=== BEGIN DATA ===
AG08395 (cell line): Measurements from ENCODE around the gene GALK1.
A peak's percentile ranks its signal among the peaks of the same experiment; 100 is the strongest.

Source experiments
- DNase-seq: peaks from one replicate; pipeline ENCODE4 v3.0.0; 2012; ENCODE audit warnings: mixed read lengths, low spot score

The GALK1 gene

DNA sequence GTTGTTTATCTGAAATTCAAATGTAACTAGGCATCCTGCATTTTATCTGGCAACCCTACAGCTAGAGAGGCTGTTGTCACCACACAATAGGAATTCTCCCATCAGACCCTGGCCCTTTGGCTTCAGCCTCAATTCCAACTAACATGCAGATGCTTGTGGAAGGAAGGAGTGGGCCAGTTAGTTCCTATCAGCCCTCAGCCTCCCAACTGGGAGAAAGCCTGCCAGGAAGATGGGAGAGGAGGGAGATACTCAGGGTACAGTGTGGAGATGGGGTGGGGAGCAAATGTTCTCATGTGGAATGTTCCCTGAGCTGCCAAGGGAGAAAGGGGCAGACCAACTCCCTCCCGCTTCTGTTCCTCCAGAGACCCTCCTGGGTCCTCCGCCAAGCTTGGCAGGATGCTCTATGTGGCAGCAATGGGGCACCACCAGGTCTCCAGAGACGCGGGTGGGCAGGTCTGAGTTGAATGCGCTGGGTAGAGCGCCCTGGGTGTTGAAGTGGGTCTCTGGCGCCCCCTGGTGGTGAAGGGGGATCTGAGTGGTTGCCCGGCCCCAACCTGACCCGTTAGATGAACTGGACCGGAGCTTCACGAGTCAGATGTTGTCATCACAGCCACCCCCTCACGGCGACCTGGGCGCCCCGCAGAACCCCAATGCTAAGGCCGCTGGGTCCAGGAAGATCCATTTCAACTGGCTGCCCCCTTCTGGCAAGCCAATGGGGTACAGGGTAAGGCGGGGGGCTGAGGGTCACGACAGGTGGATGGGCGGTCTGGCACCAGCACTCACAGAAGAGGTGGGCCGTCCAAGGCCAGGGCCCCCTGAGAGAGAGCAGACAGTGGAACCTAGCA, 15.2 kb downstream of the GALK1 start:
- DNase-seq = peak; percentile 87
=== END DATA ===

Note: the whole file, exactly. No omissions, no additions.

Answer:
AG08395 (cell line): Measurements from ENCODE around the gene GALK1.
A peak's percentile ranks its signal among the peaks of the same experiment; 100 is the strongest.

Source experiments
- DNase-seq: peaks from one replicate; pipeline ENCODE4 v3.0.0; 2012; ENCODE audit warnings: mixed read lengths, low spot score

The GALK1 gene

DNA sequence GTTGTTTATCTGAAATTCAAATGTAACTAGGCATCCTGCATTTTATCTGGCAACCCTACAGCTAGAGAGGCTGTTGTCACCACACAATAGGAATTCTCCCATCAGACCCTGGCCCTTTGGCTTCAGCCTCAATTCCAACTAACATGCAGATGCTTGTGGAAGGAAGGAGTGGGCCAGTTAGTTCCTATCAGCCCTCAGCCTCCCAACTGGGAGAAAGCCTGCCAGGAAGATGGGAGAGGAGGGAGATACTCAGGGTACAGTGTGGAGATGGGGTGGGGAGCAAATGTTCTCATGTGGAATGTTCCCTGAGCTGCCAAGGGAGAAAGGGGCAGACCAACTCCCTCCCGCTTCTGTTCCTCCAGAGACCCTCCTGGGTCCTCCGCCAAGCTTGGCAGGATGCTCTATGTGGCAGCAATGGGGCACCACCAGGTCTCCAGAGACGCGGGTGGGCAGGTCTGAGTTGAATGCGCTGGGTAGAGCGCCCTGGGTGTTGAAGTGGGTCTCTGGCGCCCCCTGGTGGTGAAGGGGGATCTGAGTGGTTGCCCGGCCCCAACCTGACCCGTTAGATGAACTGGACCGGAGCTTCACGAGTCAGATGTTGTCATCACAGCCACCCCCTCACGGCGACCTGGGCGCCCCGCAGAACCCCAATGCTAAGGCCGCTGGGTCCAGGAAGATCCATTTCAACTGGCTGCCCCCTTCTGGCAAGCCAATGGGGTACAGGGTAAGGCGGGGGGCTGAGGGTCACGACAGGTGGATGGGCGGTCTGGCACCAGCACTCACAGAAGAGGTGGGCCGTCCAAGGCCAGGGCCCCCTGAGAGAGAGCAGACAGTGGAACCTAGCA, 15.2 kb downstream of the GALK1 start:
- DNase-seq = peak; percentile 87